Lucy does have her hind claws, and she trims them herself from time to time by biting them off. This enchants me. (I’m easily amused.) I’ve had some cats in the past who did this, and some who didn’t.

Oh, and Books

As I mentioned a little while ago, I read fiction while eating lunch and knitting (ooh! I multi-task!). A little while back I was having a discussion of books with a coworker, and she gave me a book that someone had passed on to her and told me to pass it on to someone else when I was done.

This gave me an idea — always a dangerous proposition. As I finish the books I read at lunch, I’ll offer them up on my blog to whoever wants them. Unless I want to keep them for myself. I do have books I will never part with — I own everything written by Barbara Pym and everything written by Iris Murdoch. I would not part with those books for love or money. Or qivuit.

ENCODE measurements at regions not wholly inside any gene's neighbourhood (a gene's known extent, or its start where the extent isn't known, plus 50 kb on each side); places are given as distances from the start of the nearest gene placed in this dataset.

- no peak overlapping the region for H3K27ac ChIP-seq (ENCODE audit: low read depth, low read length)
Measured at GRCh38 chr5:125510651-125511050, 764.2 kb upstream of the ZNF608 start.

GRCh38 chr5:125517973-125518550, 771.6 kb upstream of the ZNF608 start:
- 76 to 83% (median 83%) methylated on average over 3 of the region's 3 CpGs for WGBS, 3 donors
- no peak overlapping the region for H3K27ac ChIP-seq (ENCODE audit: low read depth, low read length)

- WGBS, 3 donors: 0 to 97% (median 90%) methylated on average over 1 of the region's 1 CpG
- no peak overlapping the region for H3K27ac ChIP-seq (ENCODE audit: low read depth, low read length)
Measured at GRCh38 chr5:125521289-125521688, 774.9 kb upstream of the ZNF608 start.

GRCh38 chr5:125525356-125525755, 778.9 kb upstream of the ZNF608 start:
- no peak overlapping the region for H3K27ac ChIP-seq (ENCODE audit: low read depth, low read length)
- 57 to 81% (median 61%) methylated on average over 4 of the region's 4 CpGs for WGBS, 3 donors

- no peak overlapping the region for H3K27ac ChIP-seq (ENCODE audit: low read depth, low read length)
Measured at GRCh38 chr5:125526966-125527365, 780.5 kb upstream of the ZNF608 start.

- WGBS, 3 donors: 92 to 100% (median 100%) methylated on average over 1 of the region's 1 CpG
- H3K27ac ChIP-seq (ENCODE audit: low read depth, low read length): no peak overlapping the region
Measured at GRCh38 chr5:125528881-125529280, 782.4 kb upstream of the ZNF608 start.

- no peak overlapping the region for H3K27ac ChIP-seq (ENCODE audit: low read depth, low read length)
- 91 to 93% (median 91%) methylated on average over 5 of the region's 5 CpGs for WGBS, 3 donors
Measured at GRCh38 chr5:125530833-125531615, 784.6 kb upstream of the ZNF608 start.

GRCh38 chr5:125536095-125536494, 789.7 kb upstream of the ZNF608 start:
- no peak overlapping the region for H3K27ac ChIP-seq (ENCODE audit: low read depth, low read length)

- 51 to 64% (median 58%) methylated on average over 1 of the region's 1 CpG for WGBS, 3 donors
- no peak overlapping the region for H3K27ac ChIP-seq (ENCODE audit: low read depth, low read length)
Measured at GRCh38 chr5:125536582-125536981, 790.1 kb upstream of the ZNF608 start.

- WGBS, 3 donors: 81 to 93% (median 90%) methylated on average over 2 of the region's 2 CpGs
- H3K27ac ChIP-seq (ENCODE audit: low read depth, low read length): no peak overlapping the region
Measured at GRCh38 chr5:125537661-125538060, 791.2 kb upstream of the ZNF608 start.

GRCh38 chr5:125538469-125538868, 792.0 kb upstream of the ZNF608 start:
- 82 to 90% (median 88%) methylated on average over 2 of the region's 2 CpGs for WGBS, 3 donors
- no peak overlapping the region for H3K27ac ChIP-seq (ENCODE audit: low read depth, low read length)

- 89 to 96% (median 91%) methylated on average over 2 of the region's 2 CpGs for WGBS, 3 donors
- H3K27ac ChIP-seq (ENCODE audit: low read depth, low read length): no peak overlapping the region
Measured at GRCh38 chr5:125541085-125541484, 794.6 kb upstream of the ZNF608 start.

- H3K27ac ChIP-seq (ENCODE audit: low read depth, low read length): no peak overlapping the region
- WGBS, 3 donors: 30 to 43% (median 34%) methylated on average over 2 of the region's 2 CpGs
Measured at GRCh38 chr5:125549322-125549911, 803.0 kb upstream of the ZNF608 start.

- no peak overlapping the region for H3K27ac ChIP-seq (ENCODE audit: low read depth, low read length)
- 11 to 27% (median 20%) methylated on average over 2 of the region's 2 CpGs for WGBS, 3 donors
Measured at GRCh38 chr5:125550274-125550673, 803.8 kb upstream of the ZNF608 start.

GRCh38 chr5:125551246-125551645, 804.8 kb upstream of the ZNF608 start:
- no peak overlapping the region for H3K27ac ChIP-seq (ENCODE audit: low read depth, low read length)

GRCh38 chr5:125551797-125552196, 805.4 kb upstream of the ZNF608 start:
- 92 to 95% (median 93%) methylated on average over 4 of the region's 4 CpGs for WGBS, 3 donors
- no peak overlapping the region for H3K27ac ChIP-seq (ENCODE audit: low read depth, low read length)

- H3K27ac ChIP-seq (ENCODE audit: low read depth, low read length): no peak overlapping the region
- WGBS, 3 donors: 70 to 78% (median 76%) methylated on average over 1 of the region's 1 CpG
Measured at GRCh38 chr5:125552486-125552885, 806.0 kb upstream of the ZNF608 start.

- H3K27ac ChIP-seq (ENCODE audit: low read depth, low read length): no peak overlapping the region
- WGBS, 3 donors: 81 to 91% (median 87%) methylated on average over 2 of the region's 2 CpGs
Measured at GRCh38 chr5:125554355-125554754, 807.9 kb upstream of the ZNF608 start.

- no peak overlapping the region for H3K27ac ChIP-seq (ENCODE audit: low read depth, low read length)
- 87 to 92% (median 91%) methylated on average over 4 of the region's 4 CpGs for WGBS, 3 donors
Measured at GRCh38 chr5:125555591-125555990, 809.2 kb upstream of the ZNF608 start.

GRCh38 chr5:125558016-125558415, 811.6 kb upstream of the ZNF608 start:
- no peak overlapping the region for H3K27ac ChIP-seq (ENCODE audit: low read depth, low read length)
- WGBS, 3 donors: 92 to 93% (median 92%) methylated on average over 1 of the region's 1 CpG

But a lot of stuff I read at lunch is stuff I don’t feel the need to keep — I’d rather pass the book on to someone else. Before we had our office suite renovated, I filled three shopping bags with books I had sitting in my office, left over from lunchtime reading. I offered them up to my coworkers first, and gave what was left to a sale to benefit the daycare center in our building.

So anyhow. I’m now gonna offer my books up to you guys, as I finish reading them. You can pass the book on to someone else after you finish it. Or donate it to a book sale. Or something like that. Whatever.